- Gastric outlet obstruction caused by heterotopic pancreas in an adolescent.Rodriguez AA, Berquist W, Bingham DDig Dis Sci
Flow-through omental flap to free anterolateral thigh flap for complex chest wall reconstruction: Case report and review of the literature.
Microsurgery. 2015 Jul 3;
Authors: Luan A, Galvez MG, Lee GK
Despite the options currently available for chest wall reconstruction, patients with complex composite defects may still pose a significant challenge for the reconstructive surgeon when only using conventional methods. In particular, prior radiotherapy and/or large en bloc resection may leave inadequate regional flaps and recipient vessels for free tissue transfer. Here, we describe a case in which we reconstruct a 14 cm × 18 cm complex chest wall defect, secondary to tumor resection and infected sternum debridement, with a pedicled flow-through omental flap to a 14 cm × 22 cm free anterolateral thigh flap using the omental gastroepiploic vessels as recipient vessels. Reconstruction was successful with excellent flap viability, and no complications at recipient or donor sites. We review the literature on complex chest wall reconstruction and introduce this valuable option of utilizing a pedicled omental flap as a flow-through flap to a free flap for patients without viable recipient vessels or local flaps. © 2015 Wiley Periodicals, Inc. Microsurgery, 2015.
PMID: 26140609 [PubMed - as supplied by publisher]
Reverse retrospective motion correction.
Magn Reson Med. 2015 Jul 3;
Authors: Zahneisen B, Keating B, Singh A, Herbst M, Ernst T
PURPOSE: One potential barrier for using prospective motion correction (PMC) in the clinic is the unpredictable nature of a scan because of the direct interference with the imaging sequence. We demonstrate that a second set of "de-corrected" images can be reconstructed from a scan with PMC that show how images would have appeared without PMC enabled.
THEORY AND METHODS: For three-dimensional scans, the effects of PMC can be undone by performing a retrospective reconstruction based on the inverse of the transformation matrix used for real time gradient feedback. Retrospective reconstruction is performed using a generalized SENSE approach with continuous head motion monitored using a single-marker optical camera system.
RESULTS: Reverse retrospective reconstruction is demonstrated for phantom and in vivo scans using an magnetization-prepared rapid gradient echo (MPRAGE) sequence including parallel and Partial Fourier acceleration.
CONCLUSION: Reverse retrospective reconstruction can almost perfectly undo the effects of prospective feedback, and thereby provide a second image data set with the effects of motion correction removed. In case of correct feedback, one can directly compare the quality of the corrected with that of the uncorrected scan. Additionally, because erroneous feedback during PMC may introduce artifacts, it is possible to eliminate artifacts in a corrupted scan by reversing the false gradient updates. Magn Reson Med, 2015. © 2015 Wiley Periodicals, Inc.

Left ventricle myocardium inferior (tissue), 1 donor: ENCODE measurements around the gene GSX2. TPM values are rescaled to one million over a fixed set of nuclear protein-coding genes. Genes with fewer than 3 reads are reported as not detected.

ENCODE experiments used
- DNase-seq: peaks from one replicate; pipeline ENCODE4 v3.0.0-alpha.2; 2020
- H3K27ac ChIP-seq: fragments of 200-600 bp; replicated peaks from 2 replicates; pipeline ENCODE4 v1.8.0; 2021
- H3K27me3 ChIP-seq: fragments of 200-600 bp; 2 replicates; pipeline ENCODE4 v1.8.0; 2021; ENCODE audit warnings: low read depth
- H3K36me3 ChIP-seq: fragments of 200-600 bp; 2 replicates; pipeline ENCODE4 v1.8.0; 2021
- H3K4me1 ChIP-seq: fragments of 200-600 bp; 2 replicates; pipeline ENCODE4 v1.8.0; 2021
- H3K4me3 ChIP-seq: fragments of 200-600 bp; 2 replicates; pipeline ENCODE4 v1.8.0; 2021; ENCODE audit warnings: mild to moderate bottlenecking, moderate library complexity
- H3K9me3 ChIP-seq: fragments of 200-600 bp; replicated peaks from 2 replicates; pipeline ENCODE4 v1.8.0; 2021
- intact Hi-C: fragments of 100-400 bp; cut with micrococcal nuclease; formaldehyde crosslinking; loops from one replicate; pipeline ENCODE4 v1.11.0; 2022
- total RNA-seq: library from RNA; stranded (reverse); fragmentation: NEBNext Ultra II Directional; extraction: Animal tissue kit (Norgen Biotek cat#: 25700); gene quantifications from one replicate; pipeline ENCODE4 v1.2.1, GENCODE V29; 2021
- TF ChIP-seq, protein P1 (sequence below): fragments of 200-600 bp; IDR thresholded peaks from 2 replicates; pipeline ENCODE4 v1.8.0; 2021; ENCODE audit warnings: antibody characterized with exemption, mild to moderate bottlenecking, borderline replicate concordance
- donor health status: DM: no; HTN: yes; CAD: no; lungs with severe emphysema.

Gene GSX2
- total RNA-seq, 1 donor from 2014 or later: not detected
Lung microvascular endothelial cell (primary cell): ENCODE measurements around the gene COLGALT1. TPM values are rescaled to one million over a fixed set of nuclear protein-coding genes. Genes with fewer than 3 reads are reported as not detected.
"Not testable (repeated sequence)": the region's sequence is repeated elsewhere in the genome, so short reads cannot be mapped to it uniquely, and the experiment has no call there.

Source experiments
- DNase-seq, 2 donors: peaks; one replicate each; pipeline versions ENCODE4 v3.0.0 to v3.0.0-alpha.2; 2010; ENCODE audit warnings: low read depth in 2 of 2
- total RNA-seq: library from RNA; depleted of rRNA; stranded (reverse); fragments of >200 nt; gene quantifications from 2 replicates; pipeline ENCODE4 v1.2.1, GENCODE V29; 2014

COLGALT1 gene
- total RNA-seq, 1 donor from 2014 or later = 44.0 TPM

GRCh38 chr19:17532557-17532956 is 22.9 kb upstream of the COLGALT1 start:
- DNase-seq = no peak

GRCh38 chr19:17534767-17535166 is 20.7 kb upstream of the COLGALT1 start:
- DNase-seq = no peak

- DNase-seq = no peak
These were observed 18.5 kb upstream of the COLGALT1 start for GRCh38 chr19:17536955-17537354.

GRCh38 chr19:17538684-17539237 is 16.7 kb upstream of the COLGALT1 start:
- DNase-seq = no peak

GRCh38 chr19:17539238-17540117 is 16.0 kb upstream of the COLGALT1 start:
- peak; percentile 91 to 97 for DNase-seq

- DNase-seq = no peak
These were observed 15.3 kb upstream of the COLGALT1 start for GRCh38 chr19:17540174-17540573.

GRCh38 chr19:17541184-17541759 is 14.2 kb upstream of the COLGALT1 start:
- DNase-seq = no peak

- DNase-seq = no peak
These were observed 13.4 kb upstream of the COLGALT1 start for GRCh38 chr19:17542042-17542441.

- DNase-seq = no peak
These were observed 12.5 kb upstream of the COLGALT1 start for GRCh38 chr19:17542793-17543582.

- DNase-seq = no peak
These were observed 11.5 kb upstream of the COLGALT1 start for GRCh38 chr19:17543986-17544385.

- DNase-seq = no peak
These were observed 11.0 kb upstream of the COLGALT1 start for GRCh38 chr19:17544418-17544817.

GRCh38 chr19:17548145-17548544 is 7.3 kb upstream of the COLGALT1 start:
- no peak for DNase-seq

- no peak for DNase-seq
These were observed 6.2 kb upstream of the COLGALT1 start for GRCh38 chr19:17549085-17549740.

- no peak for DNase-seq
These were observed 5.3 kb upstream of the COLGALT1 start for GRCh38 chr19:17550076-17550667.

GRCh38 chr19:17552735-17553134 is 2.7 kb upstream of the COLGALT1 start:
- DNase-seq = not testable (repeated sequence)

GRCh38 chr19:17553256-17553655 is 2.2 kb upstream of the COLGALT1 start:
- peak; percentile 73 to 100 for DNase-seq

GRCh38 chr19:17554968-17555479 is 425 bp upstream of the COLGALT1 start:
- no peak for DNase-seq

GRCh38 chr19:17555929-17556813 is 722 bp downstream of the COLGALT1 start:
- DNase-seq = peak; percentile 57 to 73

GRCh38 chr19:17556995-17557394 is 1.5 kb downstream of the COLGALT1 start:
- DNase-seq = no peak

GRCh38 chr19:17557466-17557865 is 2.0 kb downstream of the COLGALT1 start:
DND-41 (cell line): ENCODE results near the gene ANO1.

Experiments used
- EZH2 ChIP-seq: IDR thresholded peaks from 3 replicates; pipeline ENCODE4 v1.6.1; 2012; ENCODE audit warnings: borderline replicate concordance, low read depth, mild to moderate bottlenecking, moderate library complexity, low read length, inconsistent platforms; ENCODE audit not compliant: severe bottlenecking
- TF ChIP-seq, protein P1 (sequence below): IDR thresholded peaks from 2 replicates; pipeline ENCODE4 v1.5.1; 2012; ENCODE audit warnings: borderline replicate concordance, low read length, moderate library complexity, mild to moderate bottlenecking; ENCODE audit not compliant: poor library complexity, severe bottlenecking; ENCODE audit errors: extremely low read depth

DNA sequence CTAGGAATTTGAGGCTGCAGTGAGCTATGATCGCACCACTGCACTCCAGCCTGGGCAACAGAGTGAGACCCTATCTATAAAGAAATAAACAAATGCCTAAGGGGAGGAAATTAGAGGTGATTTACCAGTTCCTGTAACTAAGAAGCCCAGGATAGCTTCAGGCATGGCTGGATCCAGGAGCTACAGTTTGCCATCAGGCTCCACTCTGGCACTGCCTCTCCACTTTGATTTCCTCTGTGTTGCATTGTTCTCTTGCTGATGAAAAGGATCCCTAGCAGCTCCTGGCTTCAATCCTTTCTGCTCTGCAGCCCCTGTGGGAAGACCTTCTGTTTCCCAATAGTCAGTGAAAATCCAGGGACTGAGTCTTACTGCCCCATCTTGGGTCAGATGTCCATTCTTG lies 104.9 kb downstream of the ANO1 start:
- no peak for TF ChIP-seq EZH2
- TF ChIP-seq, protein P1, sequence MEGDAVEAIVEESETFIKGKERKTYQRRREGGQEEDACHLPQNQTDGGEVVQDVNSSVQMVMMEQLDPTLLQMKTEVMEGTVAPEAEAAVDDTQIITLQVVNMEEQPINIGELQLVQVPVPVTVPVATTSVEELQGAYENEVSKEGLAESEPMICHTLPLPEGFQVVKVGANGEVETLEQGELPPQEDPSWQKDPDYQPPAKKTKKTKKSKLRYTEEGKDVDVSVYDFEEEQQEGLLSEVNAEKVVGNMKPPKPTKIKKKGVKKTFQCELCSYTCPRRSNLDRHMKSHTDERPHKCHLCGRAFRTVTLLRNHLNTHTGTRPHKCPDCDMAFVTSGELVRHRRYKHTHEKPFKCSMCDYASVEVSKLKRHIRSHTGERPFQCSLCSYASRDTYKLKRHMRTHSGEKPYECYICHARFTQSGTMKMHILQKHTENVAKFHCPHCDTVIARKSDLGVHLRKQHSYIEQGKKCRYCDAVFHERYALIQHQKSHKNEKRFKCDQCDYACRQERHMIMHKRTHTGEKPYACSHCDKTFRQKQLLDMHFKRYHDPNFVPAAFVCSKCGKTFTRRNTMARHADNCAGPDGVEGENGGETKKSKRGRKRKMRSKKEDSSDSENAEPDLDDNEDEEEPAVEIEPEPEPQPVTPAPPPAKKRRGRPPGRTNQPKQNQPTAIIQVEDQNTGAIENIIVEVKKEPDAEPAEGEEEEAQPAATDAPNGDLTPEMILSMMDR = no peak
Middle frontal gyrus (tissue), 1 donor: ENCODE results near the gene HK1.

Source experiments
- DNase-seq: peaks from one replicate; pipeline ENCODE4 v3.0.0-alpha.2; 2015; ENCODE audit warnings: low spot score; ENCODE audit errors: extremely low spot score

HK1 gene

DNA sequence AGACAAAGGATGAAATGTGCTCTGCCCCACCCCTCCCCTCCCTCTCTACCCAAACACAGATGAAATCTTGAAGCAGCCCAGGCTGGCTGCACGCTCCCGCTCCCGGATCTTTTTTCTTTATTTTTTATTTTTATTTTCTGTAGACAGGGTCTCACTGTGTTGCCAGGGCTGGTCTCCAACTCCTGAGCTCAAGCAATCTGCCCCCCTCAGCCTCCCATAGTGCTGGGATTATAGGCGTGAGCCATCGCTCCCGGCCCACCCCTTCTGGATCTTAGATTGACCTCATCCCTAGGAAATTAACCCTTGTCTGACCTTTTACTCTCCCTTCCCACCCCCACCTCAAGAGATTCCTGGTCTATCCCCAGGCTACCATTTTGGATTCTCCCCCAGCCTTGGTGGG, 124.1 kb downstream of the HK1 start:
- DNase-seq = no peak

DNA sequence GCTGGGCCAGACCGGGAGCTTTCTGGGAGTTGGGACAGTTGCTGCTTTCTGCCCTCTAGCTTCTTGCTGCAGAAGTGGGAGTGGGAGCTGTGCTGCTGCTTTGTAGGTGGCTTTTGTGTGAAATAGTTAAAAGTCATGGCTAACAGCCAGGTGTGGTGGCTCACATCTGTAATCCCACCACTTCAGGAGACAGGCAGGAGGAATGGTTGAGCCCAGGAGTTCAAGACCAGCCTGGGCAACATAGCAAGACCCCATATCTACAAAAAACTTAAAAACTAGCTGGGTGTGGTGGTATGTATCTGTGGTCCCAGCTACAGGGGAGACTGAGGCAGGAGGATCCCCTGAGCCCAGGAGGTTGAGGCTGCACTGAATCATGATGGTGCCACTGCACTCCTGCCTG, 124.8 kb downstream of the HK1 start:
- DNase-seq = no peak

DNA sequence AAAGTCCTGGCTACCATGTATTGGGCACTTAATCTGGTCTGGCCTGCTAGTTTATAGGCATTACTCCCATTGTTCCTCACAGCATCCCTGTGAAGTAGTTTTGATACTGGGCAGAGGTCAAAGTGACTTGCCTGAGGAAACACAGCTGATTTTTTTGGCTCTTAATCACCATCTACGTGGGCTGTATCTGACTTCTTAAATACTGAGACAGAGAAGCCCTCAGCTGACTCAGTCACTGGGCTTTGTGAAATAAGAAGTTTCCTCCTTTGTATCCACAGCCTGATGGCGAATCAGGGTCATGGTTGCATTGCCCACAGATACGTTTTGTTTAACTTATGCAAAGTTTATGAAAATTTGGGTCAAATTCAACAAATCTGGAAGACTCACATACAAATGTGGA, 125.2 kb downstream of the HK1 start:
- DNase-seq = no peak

PMID: 26140504 [PubMed - as supplied by publisher]
Points to Consider: Ethical, Legal, and Psychosocial Implications of Genetic Testing in Children and Adolescents.
Am J Hum Genet. 2015 Jul 2;97(1):6-21
Authors: Botkin JR, Belmont JW, Berg JS, Berkman BE, Bombard Y, Holm IA, Levy HP, Ormond KE, Saal HM, Spinner NB, Wilfond BS, McInerney JD
In 1995, the American Society of Human Genetics (ASHG) and American College of Medical Genetics and Genomics (ACMG) jointly published a statement on genetic testing in children and adolescents. In the past 20 years, much has changed in the field of genetics, including the development of powerful new technologies, new data from genetic research on children and adolescents, and substantial clinical experience. This statement represents current opinion by the ASHG on the ethical, legal, and social issues concerning genetic testing in children. These recommendations are relevant to families, clinicians, and investigators. After a brief review of the 1995 statement and major changes in genetic technologies in recent years, this statement offers points to consider on a broad range of test technologies and their applications in clinical medicine and research. Recommendations are also made for record and communication issues in this domain and for professional education.
PMID: 26140447 [PubMed - as supplied by publisher]
Quantifying the influence of measured and unmeasured individual differences on demography.
J Anim Ecol. 2015 Jul 3;
Authors: Plard F, Gaillard JM, Coulson T, Delorme D, Warnant C, Michallet J, Tuljapurkar S, Krishnakumar S, Bonenfant C